The Importance of Machine Lubrication and Using the Right Lubricant
Machine maintenance is essential for longevity, and one of the most basic types of maintenance is proper lubrication. Many people think that lubricating something is just for the purpose of making it more “slippery”, and while that’s not far from the truth, there are numerous other advantages to lubrication and using the right lubricant. It helps reduce friction, resulting in less machine wear during operation, minimising corrosion, reducing operating temperature and helping keep contaminants at bay.
Lubricant grease has many properties that can be matched and mixed to meet your specific operating needs. For instance, there are different chemicals you can add in order to allow your machinery to efficiently operate at extreme temperatures. By looking at the machine’s demands, you can properly identify the ideal type of lubricant grease that is best suited for the machine’s proper function. But in order to understand what lubrication is, you need to first understand why it’s used.
Friction is basically the force that resists relative motion between two contacting bodies. If there’s no friction, things won’t stop moving. Simply put, we need friction to function, but there are situations where you want to reduce the amount of friction. To visualize this, rub your hands together, and you’ll notice that you’ll create heat. Now imagine rubbing your hands together thousands of times a minute – the heat produced would significantly increase. Your machinery generates heat in a similar fashion and if you don’t lubricate it properly with the right lubricant, it may break down.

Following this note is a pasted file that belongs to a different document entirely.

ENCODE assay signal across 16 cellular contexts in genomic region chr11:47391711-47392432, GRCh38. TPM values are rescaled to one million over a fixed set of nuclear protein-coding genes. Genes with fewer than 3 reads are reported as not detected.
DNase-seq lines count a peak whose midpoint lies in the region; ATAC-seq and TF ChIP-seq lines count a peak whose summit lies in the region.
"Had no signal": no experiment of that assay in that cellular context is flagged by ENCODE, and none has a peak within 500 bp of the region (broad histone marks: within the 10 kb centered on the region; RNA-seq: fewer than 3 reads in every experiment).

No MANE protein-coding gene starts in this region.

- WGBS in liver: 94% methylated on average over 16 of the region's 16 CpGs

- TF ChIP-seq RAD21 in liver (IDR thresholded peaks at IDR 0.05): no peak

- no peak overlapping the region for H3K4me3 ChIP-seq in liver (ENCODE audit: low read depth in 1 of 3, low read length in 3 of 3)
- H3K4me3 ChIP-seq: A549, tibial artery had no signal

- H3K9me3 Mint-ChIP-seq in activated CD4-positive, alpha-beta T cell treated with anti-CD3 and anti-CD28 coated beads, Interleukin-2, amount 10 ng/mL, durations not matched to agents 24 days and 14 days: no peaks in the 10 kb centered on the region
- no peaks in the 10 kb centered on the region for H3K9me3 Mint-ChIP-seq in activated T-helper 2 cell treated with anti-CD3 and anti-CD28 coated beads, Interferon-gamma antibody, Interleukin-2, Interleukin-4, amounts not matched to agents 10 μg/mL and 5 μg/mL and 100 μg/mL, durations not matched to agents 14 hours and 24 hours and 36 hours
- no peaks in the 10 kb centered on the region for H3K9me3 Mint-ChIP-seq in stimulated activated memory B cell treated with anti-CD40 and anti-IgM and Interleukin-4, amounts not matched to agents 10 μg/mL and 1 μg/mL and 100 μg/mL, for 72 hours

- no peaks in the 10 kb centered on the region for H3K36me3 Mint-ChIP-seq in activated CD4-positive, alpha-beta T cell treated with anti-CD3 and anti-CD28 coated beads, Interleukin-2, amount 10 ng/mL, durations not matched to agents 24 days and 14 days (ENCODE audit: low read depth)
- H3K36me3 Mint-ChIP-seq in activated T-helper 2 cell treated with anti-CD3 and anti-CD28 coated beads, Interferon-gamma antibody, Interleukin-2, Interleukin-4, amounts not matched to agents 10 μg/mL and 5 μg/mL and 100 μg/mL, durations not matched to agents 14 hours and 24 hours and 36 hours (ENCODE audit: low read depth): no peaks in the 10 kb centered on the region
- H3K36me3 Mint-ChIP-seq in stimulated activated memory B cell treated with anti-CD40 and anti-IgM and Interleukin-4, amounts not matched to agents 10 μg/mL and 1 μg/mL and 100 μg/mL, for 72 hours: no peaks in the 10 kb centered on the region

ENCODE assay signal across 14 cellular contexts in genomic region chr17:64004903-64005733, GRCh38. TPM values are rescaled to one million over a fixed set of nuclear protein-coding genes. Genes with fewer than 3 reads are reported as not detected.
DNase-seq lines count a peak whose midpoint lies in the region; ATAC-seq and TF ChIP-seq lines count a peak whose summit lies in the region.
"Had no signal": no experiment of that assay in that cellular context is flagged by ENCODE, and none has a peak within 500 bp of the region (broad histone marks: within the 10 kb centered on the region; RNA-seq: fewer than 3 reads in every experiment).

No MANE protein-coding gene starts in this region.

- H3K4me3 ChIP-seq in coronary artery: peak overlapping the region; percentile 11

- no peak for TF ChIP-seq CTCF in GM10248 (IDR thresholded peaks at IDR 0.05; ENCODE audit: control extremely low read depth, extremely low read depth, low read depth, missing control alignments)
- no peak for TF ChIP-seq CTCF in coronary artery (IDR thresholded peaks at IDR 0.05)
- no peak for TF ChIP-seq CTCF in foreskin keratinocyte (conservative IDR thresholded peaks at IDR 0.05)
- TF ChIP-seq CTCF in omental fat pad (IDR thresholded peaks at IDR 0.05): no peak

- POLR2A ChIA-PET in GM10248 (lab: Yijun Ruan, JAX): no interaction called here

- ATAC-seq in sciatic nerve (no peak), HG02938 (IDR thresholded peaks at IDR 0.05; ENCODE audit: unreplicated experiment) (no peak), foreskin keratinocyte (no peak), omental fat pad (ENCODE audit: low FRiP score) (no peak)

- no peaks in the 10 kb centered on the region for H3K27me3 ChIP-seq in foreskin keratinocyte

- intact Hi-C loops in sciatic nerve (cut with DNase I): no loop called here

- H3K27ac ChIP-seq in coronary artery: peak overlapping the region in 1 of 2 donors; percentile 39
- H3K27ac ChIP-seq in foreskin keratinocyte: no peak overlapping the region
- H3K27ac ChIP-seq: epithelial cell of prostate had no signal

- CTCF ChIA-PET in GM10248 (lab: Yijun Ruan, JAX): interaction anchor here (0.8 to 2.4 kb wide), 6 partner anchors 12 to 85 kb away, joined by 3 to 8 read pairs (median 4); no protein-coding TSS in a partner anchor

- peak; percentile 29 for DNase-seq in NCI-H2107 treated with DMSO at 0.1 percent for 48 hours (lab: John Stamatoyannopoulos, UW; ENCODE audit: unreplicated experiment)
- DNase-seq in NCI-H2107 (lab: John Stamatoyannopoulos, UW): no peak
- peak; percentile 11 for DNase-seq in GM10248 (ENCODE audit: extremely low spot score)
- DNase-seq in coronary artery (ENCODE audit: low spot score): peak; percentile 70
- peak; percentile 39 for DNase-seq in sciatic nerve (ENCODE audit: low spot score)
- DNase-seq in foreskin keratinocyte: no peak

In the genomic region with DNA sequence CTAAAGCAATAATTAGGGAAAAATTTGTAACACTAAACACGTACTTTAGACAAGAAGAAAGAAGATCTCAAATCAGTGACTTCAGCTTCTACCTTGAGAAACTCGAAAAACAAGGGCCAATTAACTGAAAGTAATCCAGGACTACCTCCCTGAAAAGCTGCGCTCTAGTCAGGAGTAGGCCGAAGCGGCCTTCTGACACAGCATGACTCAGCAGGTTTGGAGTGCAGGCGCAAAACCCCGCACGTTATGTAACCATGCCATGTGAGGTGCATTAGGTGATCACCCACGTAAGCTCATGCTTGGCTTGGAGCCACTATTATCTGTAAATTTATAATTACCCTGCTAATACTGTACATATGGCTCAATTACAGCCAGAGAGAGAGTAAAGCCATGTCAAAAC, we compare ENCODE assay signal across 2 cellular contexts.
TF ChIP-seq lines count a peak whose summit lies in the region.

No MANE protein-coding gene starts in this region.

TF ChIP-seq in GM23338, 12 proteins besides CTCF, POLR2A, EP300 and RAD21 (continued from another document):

All lubricants feature base oil, whether it’s synthetic, vegetable or mineral. For industrial applications, synthetic and mineral oil are the most popular choices. Mineral oils are graded based on their refining process, and different applications require different quality. Synthetic oils, on the other hand, are man-made, and their properties are predictable. In most cases, mineral oils are as good as synthetic oils, but synthetic oils can be more expensive, soluble, incompatible and hazardous.
However, there are additives that are used with the oils in order to improve the lubricant’s performance. The most common ones are dispersants, which help protect against abrasion; antiwear and extreme pressure additives, which help prevent metal-to-metal contact and act as a thin protective layer and a thickener (a complex or simple soap made of long fibers that have a buttery, smooth texture).
Now that you have some basic understanding of the importance of lubrication and using the right lubricants, you can clearly see the many benefits of it for machine maintenance – longer life, higher efficiency, and better reliability.